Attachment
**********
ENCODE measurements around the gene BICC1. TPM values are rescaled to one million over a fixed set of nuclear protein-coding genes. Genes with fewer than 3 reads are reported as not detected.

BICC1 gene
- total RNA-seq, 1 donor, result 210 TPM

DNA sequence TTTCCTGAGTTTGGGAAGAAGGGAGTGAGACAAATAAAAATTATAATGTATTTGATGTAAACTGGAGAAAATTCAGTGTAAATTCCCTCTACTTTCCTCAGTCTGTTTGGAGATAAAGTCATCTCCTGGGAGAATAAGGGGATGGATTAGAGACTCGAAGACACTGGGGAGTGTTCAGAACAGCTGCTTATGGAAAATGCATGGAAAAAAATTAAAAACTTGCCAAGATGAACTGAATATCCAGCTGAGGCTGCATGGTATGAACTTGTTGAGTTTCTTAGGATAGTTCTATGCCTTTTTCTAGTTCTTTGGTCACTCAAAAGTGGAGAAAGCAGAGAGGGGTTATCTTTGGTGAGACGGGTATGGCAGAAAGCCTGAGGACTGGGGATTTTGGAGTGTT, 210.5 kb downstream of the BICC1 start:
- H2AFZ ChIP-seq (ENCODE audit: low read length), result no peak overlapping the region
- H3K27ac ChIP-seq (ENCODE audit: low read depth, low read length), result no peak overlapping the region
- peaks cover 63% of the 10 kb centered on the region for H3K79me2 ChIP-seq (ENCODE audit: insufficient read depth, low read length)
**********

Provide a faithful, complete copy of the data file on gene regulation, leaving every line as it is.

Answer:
ENCODE measurements around the gene BICC1. TPM values are rescaled to one million over a fixed set of nuclear protein-coding genes. Genes with fewer than 3 reads are reported as not detected.

BICC1 gene
- total RNA-seq, 1 donor, result 210 TPM

DNA sequence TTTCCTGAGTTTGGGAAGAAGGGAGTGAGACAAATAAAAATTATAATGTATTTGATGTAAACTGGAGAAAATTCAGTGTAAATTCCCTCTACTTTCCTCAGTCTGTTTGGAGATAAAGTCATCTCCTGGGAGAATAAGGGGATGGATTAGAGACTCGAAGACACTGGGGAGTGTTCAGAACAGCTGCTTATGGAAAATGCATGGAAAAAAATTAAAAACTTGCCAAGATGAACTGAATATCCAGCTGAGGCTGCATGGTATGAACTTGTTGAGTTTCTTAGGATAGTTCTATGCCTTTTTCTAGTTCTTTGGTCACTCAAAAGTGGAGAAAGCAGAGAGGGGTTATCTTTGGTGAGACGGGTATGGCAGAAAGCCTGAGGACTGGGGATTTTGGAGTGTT, 210.5 kb downstream of the BICC1 start:
- H2AFZ ChIP-seq (ENCODE audit: low read length), result no peak overlapping the region
- H3K27ac ChIP-seq (ENCODE audit: low read depth, low read length), result no peak overlapping the region
- peaks cover 63% of the 10 kb centered on the region for H3K79me2 ChIP-seq (ENCODE audit: insufficient read depth, low read length)